1 John 2:17
And the world passes away, and the lust thereof: but he that does the will of God stays for ever.
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Ecclesiastes 1:4
. - 1 John 2:17.

A great river may run through more than one kingdom, and bear more than one name, but its flow is unbroken. The river of time runs continuously, taking no heed of dates and calendars. The importance that we attach to the beginnings or endings of years and centuries is a sentimental illusion, but even an illusion that rouses us to a consciousness of the stealthy gliding of the river may do us good, and we need all the helps we can find to wise retrospect and sober anticipation. So we must let the season colour our thoughts, even whilst we feel that in yielding to that impulse we are imagining what has no reality in the passing from the last day of one century to the first day of another.

I do not mean to discuss in this sermon either the old century or the new in their wider social and other aspects. That has been done abundantly. We shall best do our parts in making the days, and the years, and the century what they should be, if we let the truths that come from these combined texts sink into and influence our individual lives. I have put them together, because they are so strikingly antithetical, both true, and yet looking at the same facts from opposite points of view, But the antithesis is not really so complete as it sounds at first hearing, because what the Preacher means by ‘the earth’ that ‘abideth for ever’ is not quite the same as what the Apostle means by the ‘world’ that ‘passes’ and the ‘generations’ that come and go are not exactly the same as the men that ‘abide for ever.’ But still the antithesis is real and impressive. The bitter melancholy of the Preacher saw but the surface; the joyous faith of the Apostle went a great deal deeper, and putting the two sets of thoughts and ways of looking at man and his dwelling-place together, we get lessons that may well shape our individual lives.

So let me ask you to look, in the first place, at-

I. The sad and superficial teaching of the Preacher.

Now in reading this Book of Ecclesiastes-which I am afraid a great many people do not read at all-we have always to remember that the wild things and the bitter things which the Preacher is saying so abundantly through its course do not represent his ultimate convictions, but thoughts that he took up in his progress from error to truth. His first word is: ‘All is vanity!’ That conviction had been set vibrating in his heart, as it is set vibrating in the heart of every man who does as he did, viz., seeks for solid good away from God. That is his starting-point. It is not true. All is not vanity, except to some blase cynic, made cynical by the failure of his voluptuousness, and to whom ‘all things here are out of joint,’ and everything looks yellow because his own biliary system is out of order. That is the beginning of the book, and there are hosts of other things in the course of it as one-sided, as cynically bitter, and therefore superficial. But the end of it is: ‘Let us hear the conclusion of the whole matter; fear God, and keep His commandments: for this is the whole duty of man.’ In his journey from the one point to the other my text is the first step, ‘One generation goeth, and another cometh: the earth abideth for ever.’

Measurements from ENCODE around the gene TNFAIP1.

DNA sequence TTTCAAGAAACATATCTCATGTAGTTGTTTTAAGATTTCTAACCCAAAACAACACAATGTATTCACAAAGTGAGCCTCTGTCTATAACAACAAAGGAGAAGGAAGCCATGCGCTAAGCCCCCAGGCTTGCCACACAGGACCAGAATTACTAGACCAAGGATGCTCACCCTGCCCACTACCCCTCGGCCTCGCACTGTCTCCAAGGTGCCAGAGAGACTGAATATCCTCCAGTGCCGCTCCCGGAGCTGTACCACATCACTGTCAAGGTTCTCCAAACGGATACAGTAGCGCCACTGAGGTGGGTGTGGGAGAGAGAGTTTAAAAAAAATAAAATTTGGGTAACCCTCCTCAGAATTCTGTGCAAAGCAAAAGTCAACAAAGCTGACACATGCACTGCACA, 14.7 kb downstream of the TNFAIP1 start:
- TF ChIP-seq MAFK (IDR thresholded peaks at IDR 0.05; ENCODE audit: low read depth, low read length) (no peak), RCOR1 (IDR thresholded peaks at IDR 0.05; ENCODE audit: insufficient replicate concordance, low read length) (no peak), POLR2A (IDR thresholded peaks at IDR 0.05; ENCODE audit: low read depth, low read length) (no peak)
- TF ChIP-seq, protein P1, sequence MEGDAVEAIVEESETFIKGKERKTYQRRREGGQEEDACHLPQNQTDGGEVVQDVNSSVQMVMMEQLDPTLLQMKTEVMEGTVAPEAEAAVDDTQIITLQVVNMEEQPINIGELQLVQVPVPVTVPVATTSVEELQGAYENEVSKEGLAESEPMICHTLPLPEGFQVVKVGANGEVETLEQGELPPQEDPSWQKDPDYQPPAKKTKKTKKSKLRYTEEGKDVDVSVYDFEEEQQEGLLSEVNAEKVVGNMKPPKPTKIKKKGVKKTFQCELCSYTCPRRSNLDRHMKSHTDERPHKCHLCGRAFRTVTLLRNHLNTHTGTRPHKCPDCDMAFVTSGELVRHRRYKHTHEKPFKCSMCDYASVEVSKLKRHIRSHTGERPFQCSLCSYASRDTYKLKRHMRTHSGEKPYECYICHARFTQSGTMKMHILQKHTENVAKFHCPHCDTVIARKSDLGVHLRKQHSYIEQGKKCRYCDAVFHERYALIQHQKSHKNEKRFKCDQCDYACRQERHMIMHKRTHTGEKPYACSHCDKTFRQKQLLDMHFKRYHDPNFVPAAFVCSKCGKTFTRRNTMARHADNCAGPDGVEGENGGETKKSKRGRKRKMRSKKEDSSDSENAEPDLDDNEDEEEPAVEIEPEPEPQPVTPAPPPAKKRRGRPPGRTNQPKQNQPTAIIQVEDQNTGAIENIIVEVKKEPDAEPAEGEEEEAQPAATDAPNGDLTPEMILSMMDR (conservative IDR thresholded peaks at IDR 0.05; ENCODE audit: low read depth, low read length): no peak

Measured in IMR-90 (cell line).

He looks out upon humanity, and sees that in one aspect the world is full of births, and in another full of deaths. Coffins and cradles seem the main furniture, and he hears the tramp, tramp, tramp of the generations passing over a soil honeycombed with tombs, and therefore ringing hollow to their tread. All depends on the point of view. The strange history of humanity is like a piece of shot silk; hold it at one angle, and you see dark purple, hold at another, and you see bright golden tints. Look from one point of view, and it seems a long history of vanishing generations. Look to the rear of the procession, and it seems a buoyant spectacle of eager, young faces pressing forwards on the march, and of strong feet treading the new road. But yet the total effect of that endless procession is to impress on the observer the transiency of humanity. And that wholesome thought is made more poignant still by the comparison which the writer here draws between the fleeting generations and the abiding earth. Man is the lord of earth, and can mould it to his purpose, but it remains and he passes. He is but a lodger in an old house that has had generations of tenants, each of whom has said for a while, ‘It is mine’; and they all have drifted away, and the house stands. The Alps, over which Hannibal stormed, over which the Goths poured down on the fertile plains of Lombardy, through whose passes mediaeval emperors led their forces, over whose summits Napoleon brought his men, through whose bowels this generation has burrowed its tunnels, stand the same, and smile the same amid their snows, at the transient creatures that have crawled across them. The primrose on the rock blooms in the same place year after year, and nature and it are faithful to their covenant, but the poet’s eyes that fell upon them are sealed with dust. Generations have gone, the transient flower remains. ‘One generation cometh and another goeth,’ and the tragedy is made more tragical because the stage stands unaltered, and ‘the earth abides for ever.’ That is what sense has to say-’the foolish senses’-and that is all that sense has to say. Is it all that can be said? If it is, then the Preacher’s bitter conclusion is true, and ‘all is vanity and chasing after wind.’